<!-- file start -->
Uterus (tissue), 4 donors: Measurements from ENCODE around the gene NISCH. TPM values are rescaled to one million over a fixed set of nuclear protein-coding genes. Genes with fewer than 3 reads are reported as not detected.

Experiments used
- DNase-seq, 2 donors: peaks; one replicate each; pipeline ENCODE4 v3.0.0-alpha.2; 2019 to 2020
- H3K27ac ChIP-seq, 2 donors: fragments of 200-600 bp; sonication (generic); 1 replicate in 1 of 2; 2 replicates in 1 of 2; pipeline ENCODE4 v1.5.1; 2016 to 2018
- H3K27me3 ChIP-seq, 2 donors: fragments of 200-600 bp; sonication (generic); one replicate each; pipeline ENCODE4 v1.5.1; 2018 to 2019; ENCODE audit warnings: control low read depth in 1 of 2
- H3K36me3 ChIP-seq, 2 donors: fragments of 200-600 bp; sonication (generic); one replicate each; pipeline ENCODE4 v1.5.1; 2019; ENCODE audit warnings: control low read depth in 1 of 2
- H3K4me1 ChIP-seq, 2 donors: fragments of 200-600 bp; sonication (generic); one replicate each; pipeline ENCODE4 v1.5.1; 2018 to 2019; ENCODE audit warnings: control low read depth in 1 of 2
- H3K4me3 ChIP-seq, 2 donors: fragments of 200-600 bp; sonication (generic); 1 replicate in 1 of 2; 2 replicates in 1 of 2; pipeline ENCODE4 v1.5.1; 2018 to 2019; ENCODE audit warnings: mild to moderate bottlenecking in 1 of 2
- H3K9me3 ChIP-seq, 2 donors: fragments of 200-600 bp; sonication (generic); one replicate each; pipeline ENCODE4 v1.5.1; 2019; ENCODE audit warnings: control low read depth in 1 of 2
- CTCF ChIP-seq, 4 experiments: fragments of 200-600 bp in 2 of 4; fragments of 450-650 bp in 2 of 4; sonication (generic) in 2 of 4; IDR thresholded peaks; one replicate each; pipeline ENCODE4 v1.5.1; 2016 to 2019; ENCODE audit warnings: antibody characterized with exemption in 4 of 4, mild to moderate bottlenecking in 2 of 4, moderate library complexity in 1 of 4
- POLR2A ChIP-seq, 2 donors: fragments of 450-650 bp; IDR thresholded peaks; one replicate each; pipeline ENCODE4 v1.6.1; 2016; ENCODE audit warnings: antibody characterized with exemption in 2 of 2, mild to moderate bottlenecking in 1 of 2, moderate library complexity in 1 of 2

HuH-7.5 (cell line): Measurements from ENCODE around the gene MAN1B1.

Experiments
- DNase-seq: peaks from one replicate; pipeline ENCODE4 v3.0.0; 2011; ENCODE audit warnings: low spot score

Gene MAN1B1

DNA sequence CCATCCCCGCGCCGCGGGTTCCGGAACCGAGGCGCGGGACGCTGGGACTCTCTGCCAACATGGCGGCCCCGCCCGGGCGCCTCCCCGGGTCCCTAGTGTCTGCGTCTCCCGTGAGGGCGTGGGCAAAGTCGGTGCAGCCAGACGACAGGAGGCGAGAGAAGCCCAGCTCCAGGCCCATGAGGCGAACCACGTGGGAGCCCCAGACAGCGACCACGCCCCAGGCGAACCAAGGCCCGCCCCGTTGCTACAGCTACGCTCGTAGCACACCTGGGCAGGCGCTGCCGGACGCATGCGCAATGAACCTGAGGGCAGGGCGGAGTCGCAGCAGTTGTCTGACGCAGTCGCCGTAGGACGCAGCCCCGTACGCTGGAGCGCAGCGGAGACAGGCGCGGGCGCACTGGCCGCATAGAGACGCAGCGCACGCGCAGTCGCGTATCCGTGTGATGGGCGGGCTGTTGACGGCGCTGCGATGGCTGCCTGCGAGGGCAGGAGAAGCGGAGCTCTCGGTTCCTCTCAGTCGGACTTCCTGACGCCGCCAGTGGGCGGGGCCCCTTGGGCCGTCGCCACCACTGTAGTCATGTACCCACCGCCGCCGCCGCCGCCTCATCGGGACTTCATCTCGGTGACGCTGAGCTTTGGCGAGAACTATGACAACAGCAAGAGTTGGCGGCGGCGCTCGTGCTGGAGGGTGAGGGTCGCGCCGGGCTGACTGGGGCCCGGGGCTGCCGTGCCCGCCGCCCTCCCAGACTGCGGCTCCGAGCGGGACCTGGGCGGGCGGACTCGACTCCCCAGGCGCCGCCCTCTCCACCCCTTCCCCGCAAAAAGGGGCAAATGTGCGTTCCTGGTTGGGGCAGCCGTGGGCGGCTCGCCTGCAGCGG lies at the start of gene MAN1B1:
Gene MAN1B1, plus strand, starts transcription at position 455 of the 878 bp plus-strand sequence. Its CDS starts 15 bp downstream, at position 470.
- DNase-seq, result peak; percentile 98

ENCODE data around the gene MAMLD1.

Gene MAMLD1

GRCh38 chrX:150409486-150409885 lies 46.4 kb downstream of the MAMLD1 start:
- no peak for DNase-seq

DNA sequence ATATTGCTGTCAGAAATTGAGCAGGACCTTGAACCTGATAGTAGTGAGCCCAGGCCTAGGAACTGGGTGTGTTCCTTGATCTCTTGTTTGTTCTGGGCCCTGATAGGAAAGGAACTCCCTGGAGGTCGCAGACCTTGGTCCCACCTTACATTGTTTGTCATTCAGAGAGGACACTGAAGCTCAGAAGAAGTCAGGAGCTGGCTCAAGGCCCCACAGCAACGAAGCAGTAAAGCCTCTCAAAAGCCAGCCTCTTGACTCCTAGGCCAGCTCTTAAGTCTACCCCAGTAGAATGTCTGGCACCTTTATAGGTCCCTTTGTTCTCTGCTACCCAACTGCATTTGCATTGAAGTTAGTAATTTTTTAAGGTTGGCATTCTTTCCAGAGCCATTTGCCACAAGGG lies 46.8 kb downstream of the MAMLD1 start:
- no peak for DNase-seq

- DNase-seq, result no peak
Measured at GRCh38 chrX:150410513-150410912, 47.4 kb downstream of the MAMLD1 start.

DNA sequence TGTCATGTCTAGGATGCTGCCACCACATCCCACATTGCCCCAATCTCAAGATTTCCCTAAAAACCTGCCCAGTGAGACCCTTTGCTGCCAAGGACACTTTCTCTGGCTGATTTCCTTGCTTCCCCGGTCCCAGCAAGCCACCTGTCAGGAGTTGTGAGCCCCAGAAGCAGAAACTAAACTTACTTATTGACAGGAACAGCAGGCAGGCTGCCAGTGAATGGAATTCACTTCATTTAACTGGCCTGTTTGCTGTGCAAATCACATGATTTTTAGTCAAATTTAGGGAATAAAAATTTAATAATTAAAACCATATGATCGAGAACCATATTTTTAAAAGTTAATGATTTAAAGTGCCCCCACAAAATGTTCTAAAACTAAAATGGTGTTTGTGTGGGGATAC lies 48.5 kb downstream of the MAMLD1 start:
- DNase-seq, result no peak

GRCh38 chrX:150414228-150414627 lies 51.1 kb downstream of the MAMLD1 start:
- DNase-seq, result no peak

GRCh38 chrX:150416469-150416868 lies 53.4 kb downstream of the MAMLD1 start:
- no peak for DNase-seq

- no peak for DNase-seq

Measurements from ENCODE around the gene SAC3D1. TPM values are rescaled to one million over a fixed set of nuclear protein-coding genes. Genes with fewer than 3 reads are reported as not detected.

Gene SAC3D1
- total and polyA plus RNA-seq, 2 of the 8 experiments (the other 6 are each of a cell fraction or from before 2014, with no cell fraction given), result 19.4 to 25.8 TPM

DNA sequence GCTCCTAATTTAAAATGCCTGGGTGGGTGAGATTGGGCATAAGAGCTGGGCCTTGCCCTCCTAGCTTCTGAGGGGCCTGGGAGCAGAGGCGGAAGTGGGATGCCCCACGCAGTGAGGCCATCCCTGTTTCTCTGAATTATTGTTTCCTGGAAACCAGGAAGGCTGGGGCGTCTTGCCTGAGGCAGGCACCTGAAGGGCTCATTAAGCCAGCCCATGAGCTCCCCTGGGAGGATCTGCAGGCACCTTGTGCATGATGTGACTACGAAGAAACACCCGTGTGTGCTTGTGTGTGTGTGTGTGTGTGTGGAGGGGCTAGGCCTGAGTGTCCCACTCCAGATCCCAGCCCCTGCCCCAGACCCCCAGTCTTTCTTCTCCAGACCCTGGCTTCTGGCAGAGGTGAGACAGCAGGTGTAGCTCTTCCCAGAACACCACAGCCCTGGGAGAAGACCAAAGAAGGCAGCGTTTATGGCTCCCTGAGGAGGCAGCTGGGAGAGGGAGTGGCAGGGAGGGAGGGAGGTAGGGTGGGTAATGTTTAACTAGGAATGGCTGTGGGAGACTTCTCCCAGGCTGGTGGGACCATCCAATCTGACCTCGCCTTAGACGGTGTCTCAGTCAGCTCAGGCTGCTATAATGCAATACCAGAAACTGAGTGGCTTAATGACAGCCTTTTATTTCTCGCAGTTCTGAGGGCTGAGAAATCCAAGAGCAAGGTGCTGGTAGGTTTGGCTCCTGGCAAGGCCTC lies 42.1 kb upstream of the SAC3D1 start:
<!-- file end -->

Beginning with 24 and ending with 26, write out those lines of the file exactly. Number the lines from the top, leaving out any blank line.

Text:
- no peak for DNase-seq

- DNase-seq, result no peak
Measured at GRCh38 chrX:150410513-150410912, 47.4 kb downstream of the MAMLD1 start.